The Trifurcation of the Labor Markets in the Networked, Knowledge-Driven, Global Economy
Meir Russ ()
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Meir Russ: Austin E. Cofrin School of Business
Journal of the Knowledge Economy, 2017, vol. 8, issue 2, No 16, 672-703
Abstract This conceptual, interdisciplinary paper will start with an introduction to the new, networked, knowledge-driven, global economy. The objective of this paper, using a narrative review of the economic, business, and management literature of labor markets and human capital, will be to negate the notion that we have, at present, one labor market for human capital, and will conjecture that we currently have (or are about to have) three autonomous markets for labor that are driven by different market dynamics and mechanisms. The three markets are identified as follows: routine labor, skilled labor, and talent. Each one of the markets will then be discussed, including future trends, issues, and remedies. This trifurcation of the labor markets is mostly the combined result of phase transition resulting from three major impetuses. The first is the effect(s) that technological revolutions have on the supply and demand of/for multidimensional skills of human capital. Second is the “winner take all” market structure enabled by the “industrial” economy’s framed legislation and social norms. The third impetus is the context (for the technological revolutions and the nature of the markets) of a networked global economy that is driven by knowledge developing at an accelerated pace. The narrative multidisciplinary literature review used was a modified version of the integrative literature review. The review confirmed that the three labor markets’ dynamics are to a considerable degree dissimilar and that legislating, conducting monetary, and fiscal policies that treat them as one labor market could (and probably already does) cause more harm than good, resulting in destabilizing the labor markets (as indicated by the growing unemployment rate of the young generation worldwide) and by extension, the social fabric of the new economy (as indicated by the growing economic and educational inequality worldwide). The paper concludes with a framework of the three labor markets, followed by a summary, including the need for a new legal and social paradigm regarding labor and the need for a new formal model for value creation. Finally, the limitations of the study as well as potential research gaps are identified.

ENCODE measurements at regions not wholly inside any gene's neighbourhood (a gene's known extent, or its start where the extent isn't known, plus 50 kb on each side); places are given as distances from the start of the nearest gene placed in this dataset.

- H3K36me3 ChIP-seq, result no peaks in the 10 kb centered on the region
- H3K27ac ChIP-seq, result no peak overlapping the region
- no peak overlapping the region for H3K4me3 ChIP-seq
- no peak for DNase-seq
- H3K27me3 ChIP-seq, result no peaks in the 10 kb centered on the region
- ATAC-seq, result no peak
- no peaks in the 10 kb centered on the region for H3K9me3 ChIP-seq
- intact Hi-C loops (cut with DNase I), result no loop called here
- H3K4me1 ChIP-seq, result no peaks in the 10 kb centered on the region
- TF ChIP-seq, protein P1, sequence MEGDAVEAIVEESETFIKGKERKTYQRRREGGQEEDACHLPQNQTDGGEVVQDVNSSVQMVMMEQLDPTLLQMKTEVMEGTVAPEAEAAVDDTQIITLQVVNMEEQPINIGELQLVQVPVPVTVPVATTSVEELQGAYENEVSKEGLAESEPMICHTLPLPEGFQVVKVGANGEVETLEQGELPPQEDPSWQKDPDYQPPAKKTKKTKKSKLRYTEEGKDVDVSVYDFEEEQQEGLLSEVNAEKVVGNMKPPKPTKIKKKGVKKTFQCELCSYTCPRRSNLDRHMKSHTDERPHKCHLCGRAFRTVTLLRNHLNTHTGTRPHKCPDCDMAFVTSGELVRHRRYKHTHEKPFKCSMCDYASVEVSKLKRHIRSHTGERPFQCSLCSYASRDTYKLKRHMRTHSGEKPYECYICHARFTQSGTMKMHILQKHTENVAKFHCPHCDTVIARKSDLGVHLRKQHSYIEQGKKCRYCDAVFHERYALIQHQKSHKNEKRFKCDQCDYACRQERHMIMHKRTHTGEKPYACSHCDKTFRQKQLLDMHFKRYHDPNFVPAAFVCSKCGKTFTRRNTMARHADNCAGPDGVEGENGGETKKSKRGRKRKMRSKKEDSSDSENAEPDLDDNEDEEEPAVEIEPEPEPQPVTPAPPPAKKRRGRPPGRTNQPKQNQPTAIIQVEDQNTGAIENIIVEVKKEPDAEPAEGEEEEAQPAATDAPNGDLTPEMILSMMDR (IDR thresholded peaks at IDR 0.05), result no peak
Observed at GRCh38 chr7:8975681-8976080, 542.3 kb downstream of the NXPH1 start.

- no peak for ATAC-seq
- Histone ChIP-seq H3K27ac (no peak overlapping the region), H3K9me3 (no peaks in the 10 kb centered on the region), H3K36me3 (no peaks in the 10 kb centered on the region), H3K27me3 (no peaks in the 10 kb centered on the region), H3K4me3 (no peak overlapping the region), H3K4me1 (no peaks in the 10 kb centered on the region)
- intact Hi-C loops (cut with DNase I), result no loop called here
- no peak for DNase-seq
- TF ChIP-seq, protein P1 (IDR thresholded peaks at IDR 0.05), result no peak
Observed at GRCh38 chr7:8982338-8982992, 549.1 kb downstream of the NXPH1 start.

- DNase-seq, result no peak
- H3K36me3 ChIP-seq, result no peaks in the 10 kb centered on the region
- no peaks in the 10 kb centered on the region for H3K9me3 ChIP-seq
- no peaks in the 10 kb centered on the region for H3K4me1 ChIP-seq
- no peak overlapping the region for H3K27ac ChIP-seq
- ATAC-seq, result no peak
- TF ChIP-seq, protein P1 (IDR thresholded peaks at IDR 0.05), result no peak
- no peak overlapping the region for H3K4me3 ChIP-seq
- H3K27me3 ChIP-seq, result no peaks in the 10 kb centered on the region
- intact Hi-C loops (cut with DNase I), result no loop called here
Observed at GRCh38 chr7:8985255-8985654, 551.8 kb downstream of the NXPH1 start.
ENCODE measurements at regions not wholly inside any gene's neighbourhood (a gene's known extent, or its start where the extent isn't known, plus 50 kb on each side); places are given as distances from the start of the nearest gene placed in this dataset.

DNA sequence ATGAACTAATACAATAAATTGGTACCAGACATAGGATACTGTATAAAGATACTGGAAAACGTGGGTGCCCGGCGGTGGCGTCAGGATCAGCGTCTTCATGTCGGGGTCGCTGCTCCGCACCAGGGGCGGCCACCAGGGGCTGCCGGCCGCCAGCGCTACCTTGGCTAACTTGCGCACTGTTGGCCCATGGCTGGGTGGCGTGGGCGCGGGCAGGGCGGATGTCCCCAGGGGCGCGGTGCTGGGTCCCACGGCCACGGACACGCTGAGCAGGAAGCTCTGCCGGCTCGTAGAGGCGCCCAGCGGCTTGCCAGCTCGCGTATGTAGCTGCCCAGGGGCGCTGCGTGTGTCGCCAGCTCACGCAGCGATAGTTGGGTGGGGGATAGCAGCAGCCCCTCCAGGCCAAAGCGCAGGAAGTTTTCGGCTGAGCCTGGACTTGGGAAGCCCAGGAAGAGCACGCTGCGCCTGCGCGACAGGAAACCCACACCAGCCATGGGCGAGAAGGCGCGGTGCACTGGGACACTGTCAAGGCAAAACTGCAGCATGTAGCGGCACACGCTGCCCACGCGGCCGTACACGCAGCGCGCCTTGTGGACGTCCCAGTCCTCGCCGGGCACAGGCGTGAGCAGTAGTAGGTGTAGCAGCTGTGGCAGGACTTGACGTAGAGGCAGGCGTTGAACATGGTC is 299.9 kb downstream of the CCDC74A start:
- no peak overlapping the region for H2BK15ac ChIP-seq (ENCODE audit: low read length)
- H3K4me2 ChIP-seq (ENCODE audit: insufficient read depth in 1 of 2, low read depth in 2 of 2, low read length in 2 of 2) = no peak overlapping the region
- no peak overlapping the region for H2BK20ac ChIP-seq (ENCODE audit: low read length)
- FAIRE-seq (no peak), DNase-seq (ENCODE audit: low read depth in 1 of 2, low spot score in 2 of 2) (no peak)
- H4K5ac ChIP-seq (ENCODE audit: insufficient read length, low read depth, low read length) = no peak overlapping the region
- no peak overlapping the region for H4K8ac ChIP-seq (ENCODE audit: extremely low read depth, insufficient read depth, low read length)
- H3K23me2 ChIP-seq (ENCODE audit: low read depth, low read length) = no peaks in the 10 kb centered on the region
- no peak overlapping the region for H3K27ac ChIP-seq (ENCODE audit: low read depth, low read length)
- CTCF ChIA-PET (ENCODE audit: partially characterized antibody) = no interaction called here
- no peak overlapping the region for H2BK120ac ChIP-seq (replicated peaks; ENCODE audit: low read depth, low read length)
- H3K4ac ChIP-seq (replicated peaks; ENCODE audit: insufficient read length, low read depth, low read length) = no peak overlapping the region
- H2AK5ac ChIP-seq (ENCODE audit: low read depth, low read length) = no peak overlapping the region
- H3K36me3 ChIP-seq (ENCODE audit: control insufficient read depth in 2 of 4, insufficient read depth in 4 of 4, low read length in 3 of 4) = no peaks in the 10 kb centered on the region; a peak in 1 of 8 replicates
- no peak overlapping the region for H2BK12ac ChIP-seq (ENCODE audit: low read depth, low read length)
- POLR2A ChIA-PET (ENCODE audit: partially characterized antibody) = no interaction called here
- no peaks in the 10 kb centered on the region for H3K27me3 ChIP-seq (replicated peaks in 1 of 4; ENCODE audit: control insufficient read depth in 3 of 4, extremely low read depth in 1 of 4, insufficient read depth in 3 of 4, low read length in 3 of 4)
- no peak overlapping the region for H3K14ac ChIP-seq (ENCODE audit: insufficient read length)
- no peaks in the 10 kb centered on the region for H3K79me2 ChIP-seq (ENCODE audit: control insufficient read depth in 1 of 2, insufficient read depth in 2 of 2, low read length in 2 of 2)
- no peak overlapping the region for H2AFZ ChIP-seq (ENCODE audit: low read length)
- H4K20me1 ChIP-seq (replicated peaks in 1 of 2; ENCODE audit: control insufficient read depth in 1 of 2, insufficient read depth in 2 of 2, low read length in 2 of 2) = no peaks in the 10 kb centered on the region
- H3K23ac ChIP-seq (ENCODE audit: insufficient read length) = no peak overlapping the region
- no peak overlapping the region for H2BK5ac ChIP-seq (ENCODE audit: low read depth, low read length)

Keywords: New knowledge-driven economy; Labor markets; Trifurcation; Routine labor; Skilled labor; Talent (search for similar items in EconPapers)
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